Staying healthy should be relatively simple: Eat well, get plenty of sleep, and stay active. It sounds easy enough. But of course, it’s not always so. As the old saying goes, life is what happens while you are busy making other plans. The wisdom of Lennon aside, it’s often easier to say you will optimize your health than it is to achieve.
One way to get a jumpstart, before the day has a chance to go off the rails, so to speak, is to establish a morning routine. You will have risen after a full night’s sleep. So; one goal down, two to go. Now it’s time to focus on eating well, and getting some exercise.
Refueling and Exercising
The choice to stretch and workout before or after breakfast is yours. Not everyone is ready to eat a full meal immediately upon rising. But avoid the temptation to skip breakfast. It’s inevitably counter-productive. Your body needs fuel to power your brain and body through the day, and you’ll only make it harder to stick to a healthful diet later if you skip this opportunity to refuel. By replenishing blood sugar levels in the morning, you’ll remain less hungry throughout the day, and will avoid overeating.
Some intriguing research suggests that not only is breakfast crucial for weight loss and/or control, it’s also most beneficial to make breakfast the largest meal of the day. This flies in the face of most Americans’ approach to breakfast. Grabbing a light bite on the go, eating a sugary donut at the office, or skipping food altogether are more typical approaches to the morning meal for many people. But none of these will maximize your efforts to foster excellent health.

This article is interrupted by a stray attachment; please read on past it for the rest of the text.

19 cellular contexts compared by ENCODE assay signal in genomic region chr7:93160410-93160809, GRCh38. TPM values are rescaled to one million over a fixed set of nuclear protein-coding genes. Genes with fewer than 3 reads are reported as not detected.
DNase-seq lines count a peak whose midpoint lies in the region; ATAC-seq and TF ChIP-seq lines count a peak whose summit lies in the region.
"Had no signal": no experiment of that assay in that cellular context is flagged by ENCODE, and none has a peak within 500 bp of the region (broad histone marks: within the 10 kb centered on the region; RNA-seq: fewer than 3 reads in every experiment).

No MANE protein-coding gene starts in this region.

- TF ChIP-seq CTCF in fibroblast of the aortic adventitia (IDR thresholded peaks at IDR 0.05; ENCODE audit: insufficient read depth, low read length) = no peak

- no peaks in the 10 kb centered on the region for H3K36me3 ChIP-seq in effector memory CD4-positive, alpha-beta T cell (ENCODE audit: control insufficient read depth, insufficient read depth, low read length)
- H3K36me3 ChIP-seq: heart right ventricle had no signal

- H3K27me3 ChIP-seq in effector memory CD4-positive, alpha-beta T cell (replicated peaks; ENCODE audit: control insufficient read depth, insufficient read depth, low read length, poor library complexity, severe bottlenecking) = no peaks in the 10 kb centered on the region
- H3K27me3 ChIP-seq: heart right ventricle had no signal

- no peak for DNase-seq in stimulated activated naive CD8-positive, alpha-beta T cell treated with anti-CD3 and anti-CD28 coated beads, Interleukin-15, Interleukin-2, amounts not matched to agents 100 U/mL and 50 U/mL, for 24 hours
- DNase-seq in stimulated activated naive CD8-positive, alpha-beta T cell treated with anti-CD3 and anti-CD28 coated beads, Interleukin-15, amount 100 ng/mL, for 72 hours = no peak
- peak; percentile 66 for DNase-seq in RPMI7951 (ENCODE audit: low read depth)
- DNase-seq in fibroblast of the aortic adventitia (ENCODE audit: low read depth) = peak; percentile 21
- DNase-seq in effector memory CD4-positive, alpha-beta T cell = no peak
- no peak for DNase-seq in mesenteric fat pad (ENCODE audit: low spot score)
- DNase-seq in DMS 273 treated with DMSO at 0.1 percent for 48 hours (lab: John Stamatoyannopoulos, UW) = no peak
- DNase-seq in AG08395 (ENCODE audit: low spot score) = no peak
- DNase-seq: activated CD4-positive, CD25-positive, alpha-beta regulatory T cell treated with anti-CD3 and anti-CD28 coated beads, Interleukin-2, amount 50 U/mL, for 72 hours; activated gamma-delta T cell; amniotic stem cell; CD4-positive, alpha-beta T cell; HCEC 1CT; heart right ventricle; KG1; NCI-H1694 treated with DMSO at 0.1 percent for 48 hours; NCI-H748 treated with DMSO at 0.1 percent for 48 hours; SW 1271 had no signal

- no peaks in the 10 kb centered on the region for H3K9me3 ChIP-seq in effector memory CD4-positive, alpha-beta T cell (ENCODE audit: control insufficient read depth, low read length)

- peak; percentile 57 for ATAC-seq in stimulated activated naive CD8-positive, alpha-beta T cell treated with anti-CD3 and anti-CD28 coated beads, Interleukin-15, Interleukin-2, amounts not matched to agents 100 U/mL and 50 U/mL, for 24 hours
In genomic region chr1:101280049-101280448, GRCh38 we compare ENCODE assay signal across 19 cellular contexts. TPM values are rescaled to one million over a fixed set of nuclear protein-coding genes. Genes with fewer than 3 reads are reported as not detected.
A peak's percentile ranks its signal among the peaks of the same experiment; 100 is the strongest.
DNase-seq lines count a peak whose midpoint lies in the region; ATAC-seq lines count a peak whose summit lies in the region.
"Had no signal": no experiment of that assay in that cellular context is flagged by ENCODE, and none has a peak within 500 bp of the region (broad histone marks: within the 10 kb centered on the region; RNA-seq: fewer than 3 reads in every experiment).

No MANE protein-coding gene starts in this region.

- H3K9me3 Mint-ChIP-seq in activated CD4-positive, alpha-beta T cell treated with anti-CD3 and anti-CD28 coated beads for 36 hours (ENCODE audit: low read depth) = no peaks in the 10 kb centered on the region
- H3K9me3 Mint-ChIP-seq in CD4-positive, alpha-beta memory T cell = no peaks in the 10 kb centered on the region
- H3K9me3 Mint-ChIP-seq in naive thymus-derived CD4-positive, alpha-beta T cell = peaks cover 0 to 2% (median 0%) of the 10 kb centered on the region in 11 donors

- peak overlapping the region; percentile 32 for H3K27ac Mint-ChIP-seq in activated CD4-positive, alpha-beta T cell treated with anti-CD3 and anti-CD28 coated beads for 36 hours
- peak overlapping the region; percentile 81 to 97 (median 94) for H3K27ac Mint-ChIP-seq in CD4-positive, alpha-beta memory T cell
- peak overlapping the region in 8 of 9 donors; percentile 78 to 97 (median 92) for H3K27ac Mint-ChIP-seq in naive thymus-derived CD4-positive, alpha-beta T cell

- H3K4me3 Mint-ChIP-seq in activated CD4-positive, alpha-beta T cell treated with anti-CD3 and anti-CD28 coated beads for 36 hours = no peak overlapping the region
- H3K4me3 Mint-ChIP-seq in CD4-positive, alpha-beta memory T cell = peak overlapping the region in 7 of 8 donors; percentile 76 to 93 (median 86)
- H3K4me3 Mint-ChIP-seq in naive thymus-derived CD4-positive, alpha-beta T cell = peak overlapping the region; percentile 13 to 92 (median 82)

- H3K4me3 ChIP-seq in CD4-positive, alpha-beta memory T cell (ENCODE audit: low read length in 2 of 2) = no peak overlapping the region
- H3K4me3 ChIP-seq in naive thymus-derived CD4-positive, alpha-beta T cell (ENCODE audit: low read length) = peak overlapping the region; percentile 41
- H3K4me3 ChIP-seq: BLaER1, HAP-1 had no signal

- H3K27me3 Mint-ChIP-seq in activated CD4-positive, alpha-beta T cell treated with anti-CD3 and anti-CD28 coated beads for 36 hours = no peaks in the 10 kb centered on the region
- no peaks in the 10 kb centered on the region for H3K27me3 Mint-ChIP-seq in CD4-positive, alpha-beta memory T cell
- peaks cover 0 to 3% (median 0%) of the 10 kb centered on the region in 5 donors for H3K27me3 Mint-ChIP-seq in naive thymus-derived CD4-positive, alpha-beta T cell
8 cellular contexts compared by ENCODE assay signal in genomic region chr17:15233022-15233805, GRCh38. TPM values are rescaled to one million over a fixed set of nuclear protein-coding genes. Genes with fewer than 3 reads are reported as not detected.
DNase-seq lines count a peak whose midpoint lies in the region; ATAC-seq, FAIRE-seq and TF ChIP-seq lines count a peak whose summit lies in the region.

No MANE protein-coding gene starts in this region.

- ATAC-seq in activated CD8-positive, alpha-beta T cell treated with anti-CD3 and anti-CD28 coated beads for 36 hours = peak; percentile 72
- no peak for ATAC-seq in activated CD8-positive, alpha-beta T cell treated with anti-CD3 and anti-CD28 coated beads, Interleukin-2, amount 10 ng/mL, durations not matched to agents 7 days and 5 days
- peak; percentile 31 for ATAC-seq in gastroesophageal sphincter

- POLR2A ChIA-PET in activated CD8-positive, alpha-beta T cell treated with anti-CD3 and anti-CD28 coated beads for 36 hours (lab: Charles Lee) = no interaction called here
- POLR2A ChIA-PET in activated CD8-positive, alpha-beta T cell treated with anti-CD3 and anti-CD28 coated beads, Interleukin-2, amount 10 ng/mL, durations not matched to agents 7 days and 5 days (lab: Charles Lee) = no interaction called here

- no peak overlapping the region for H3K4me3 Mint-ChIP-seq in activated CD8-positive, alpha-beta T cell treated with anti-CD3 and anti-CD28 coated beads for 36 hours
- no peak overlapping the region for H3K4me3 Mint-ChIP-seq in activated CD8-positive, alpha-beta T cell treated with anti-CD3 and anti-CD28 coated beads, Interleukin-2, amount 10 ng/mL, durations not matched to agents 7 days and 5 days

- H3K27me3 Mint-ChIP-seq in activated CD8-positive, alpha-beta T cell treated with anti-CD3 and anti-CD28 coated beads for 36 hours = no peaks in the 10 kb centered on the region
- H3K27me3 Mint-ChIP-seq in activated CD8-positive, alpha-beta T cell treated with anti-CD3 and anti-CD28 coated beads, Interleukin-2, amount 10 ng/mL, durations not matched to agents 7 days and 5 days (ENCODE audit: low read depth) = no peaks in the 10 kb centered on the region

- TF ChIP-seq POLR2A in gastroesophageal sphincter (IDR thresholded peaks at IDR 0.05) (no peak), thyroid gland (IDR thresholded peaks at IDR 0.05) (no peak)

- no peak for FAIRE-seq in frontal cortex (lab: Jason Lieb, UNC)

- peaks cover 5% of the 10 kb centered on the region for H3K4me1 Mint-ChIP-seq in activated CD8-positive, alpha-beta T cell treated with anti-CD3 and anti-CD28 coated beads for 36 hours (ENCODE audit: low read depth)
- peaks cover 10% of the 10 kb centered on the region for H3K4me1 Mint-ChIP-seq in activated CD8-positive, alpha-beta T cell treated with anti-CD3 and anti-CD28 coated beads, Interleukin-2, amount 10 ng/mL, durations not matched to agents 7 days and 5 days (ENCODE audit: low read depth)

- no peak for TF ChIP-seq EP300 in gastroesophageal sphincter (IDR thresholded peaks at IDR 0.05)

In fact, according to fascinating research, your best bet for weight control is to turn the typical American eating pattern on its head. Make breakfast the largest—highest calorie—meal of the day. Have a lighter lunch, and save the lightest meal of all for dinner time. It’s long been assumed that the timing of food intake has little impact on weight control. This belief was an offshoot of the mistaken belief that weight control is a simple matter of calories in/calories out per 24 hour period.
But that model is deeply flawed, as it fails to account for the effects of blood sugar levels and various appetite-regulating hormones on eating behaviors, and on the body’s tendency to store excess energy as fat.
In a series of widely reported experiments, Israeli researcher, Daniela Jakubowicz, showed that when one eats—as well as the amount—significantly affects one’s weight-control efforts. In essence, overweight and obese women who ate a big breakfast, smaller lunch, and still-smaller dinner lost more weight than similar women who ate a small breakfast, larger lunch, and still-larger dinner.
And here’s the kicker: They all consumed the same number of calories throughout the day. This number was low enough that it was expected to produce weight loss. But the Big Breakfast group lost significantly more weight over a three-month period that their peers who nibbled on a small breakfast, followed by a modest lunch and a high-calorie evening meal. This research shows that timing clearly makes a difference. The research also revealed that meal composition, meaning the ratios of protein, carbohydrates and fats in a given meal, also affected weight loss success. Specifically, protein at breakfast seems to be especially effective at helping you feel fuller throughout the day. Fats from plant sources, such as avocados, olives, coconut, etc. are generally better for your cardiovascular health than animal-based, saturated fats.
Following a restful night’s sleep (aim for 7-9 hours), exercise for at least 20 minutes, followed by a large, protein-heavy meal. Make this the highest-calorie meal of the day; let dinner be relatively light, in comparison. This approach is tailored to maximize fullness, reduce hunger and cravings, and optimize weight maintenance or weight loss. Remember to incorporate both aerobic (running, swimming, dancing, etc.) with resistance (weight lifting, etc.) forms of exercise, for optimal results.